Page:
[[quoteright:344:http://static.tvtropes.org/pmwiki/pub/images/pantsman_3332.jpg]]
[[caption-width-right:344:To be fair, most superheroes [[SuperheroesWearTights just wear tights.]]]]

->''"Faster than a doughnut! Stronger than cardboard!"''
-->-- '''Description for Wario-Man''', ''VideoGame/WarioWare Touched''.

Many people feel that the SuperHero is an inherently silly concept. And certainly, many of the genre's conventions -- such as the use of strange, skintight costumes -- might look silly in RealLife. However, within their own setting, superheroes are usually accepted and admired.

Most of the time.

Certain characters are so obtuse that even other superheroes view them as -- well, dumb. Some people tend to use the derisive name "Super Zeroes" for these.

Most of these characters are intentionally created to be that way. Others end up that way due to later AlternativeCharacterInterpretation. Their purpose is mostly to serve as PluckyComicRelief, although they can be used in other ways.

There are several types of "super zeroes". There's the character who might actually make a good superhero... if he had [[WhatKindOfLamePowerIsHeartAnyway anything resembling useful powers or skills]]. Often their powers will also be (or make them) [[WhatMeasureIsANonCute bizarre or disgusting in appearance]]. Real heroes will try to [[NeverBeAHero dissuade them from fighting crime]], but usually they insist on trying anyway, getting themselves (and others) in danger. They usually end up scolded by other heroes and retiring after causing a particularly bad mess, though other times they continue being a thorn on an established hero's side, especially by trying to become that hero's {{sidekick}}. Often they [[TheWoobie inspire pity in fans]], and might even become an EnsembleDarkhorse. In such a case, they might actually get better with time, evolving into true heroes. DCComics's [[ComicBook/{{Legion Of Super-Heroes}} Legion Of Substitute Heroes]] is an example of this type.

Then there's the character who ''does'' possess great powers -- but happens to personally be such an idiot -- or even insane -- that he causes trouble anyway. They might even be considered dangerous sometimes. An example would be [[MarvelComics Marvel]]'s '''Impossible Man''', who can transform into ''anything'' and even the ComicBook/FantasticFour couldn't beat him -- but he had the personality of a hyperactive child!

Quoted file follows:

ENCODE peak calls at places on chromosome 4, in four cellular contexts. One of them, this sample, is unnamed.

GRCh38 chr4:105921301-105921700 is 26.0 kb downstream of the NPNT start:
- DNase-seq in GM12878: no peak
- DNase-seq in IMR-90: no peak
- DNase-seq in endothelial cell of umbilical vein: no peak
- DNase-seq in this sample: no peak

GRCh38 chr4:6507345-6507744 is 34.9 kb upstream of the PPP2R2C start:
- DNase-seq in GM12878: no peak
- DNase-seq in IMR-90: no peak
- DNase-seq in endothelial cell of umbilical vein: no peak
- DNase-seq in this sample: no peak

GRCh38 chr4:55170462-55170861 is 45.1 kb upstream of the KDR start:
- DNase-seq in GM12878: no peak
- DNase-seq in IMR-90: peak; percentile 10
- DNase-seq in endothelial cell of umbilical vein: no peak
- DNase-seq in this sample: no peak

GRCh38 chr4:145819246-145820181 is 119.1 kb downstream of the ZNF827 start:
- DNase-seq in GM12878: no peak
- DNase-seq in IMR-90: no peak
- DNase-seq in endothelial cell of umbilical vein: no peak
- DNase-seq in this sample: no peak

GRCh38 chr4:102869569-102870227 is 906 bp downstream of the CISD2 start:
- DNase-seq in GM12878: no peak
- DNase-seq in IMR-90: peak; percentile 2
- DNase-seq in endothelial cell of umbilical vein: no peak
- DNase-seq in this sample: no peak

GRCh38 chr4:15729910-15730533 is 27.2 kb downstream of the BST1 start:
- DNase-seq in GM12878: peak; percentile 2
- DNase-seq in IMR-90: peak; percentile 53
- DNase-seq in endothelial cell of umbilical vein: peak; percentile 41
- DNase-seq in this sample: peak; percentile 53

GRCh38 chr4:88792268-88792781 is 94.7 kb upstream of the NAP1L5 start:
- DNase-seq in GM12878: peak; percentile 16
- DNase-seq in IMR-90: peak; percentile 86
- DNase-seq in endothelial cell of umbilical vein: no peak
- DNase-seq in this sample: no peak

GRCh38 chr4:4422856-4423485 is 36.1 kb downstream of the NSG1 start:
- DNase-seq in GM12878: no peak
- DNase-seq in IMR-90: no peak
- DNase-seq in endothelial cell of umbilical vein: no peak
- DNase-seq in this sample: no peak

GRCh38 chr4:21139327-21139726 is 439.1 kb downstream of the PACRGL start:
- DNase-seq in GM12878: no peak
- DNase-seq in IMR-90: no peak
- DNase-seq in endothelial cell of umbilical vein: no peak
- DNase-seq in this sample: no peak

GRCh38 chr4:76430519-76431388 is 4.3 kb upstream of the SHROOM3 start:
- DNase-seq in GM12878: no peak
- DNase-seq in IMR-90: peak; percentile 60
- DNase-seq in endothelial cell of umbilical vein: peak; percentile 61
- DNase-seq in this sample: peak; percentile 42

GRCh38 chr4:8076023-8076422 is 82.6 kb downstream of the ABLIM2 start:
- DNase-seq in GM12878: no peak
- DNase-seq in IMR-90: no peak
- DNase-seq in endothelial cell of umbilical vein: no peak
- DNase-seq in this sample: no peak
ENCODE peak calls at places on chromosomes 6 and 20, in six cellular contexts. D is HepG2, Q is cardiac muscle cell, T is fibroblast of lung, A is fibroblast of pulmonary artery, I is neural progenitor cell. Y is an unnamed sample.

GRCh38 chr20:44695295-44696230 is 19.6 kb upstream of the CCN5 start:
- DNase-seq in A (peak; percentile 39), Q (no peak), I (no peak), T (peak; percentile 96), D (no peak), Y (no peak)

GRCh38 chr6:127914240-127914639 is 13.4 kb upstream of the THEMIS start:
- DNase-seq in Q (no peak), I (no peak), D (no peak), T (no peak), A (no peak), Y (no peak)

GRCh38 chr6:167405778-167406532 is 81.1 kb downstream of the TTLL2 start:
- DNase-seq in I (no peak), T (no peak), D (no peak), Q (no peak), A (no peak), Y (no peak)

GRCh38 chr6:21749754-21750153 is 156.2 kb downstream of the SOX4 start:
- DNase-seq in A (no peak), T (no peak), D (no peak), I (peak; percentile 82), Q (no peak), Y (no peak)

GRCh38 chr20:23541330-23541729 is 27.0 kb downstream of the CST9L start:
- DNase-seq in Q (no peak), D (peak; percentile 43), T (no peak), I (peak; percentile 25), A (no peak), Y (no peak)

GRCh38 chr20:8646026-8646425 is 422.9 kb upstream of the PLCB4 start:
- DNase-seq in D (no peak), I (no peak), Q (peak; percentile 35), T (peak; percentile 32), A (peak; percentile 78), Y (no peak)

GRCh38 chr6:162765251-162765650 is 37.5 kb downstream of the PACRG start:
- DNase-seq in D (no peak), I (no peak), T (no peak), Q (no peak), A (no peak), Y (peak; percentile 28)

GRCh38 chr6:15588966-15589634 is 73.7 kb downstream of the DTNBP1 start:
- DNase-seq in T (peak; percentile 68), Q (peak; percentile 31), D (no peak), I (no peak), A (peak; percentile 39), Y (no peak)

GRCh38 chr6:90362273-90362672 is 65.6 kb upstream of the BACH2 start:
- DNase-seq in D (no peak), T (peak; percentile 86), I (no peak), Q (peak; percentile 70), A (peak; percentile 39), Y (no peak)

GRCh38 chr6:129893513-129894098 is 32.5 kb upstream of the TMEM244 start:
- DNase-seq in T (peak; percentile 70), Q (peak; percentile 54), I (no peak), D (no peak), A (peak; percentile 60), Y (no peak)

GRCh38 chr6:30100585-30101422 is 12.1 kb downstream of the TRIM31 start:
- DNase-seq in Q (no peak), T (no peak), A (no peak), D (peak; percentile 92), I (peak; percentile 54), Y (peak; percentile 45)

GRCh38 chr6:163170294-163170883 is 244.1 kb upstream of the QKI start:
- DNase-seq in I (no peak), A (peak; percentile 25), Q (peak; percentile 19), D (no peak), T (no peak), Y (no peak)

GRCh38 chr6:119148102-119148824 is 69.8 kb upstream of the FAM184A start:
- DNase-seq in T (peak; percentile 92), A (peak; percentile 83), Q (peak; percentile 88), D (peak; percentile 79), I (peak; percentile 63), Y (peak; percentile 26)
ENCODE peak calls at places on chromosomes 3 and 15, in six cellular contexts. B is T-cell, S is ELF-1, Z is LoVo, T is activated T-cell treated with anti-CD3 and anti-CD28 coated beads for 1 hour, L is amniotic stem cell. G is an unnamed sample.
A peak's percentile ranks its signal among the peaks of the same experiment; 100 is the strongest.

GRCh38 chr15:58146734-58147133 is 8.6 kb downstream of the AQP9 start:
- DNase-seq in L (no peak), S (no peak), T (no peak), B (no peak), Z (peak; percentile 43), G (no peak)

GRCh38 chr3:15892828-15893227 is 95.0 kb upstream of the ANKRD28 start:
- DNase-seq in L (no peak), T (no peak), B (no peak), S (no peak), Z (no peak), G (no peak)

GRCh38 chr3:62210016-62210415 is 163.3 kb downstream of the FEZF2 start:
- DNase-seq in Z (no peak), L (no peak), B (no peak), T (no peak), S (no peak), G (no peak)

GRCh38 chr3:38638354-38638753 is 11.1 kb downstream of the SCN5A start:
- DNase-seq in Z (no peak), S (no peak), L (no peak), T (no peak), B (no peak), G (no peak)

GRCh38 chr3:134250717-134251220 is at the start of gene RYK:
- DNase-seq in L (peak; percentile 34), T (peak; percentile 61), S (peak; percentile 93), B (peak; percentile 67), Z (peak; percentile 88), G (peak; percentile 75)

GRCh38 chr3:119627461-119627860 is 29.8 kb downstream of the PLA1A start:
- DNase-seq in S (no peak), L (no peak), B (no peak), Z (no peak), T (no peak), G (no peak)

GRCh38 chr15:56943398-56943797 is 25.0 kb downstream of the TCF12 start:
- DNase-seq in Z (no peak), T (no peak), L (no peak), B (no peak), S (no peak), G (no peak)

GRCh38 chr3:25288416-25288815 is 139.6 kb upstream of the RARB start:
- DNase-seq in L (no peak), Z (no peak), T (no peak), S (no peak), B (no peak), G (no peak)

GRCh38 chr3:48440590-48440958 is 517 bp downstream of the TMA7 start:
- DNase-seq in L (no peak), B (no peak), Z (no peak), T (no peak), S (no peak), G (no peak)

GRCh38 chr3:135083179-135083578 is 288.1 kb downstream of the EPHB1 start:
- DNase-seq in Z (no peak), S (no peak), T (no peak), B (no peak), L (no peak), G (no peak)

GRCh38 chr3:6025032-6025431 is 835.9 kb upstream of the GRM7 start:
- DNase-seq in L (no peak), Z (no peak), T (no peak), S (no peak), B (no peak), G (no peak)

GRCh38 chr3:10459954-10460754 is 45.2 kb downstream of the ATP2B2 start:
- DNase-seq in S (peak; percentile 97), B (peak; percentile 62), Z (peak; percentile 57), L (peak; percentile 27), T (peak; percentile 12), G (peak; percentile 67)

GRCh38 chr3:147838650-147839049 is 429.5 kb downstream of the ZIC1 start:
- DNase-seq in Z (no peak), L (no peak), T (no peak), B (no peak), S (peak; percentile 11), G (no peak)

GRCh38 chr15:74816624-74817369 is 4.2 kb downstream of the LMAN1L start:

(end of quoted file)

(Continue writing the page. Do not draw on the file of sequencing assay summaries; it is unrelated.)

Of course, some characters are ''both'' stupid ''and'' helpless, just to drive home how wrong it its for them to even attempt to be a hero.

Super Zeroes usually (but not always) look pretty ridiculous too -- either their costumes are poorly designed, or they themselves lack the kind of body that makes spandex-wearing superheroes look good. Or both. They are usually the result of a {{geek}} trying to [[AscendedFanboy live up his heroic ideals.]]

A common cliche is to feature a story where the "Zero" ends up saving the day despite [[ThisLooksLikeAJobForAquaman (or precisely because of)]] his absurd abilities. Another one is where a proud villain ''refuses'' to fight the "hero" for considering him an unworthy foe. If the 'zero beats him anyway, his shame is even greater.

Yet another cliche, though a rarer one, is where the zero gets mistaken for a competent hero by a clueless person. This either ends disastrously, or the zero actually succeeds for once -- but with [[TheGreatestStoryNeverTold none of his friends at hand to see it happen]].

Note that superheroes featured in humorous cartoons or comics do not really fit this trope, as every other character in those is also silly to some degree (though they might ''think'' that the superhero characters are dumber than they are.)

Note also that this trope applies to many supervillains, especially a HarmlessVillain.

Not to be confused with MyHeroZero.

Compare BlessedWithSuck. Contrast SuperLoser, who are characters who gain superpowers... but none of the cool you'd expect comes with the package.

----
!!Examples

[[foldercontrol]]

[[folder:Anime & Manga]]
* The Majestic Twelve from ''Manga/ZatchBell''. They actually do have some pretty cool powers (or at least, some of them do), but they're never seen to do anything particularly useful unless you count Big Boing being funny.
* Radar Man from ''Anime/ParanoiaAgent'' is a tragic [[SubvertedTrope subversion]]. [[spoiler:Admittedly, he was doing pretty well up until the point he tried attacking Shonen Bat head-on.]]
* Mister Satan from ''Anime/DragonBallZ'' is a variation; he's not a superhero, but the series stresses how the main characters all outclass him(up to and including a six-year-old kid and his own daughter). And he does get the plot about saving the day against Buu.
* Suppaman from ''Manga/DoctorSlump''.
* Manga/{{Kinnikuman}} started out as one. He got better.
[[/folder]]

[[folder:Comic Books]]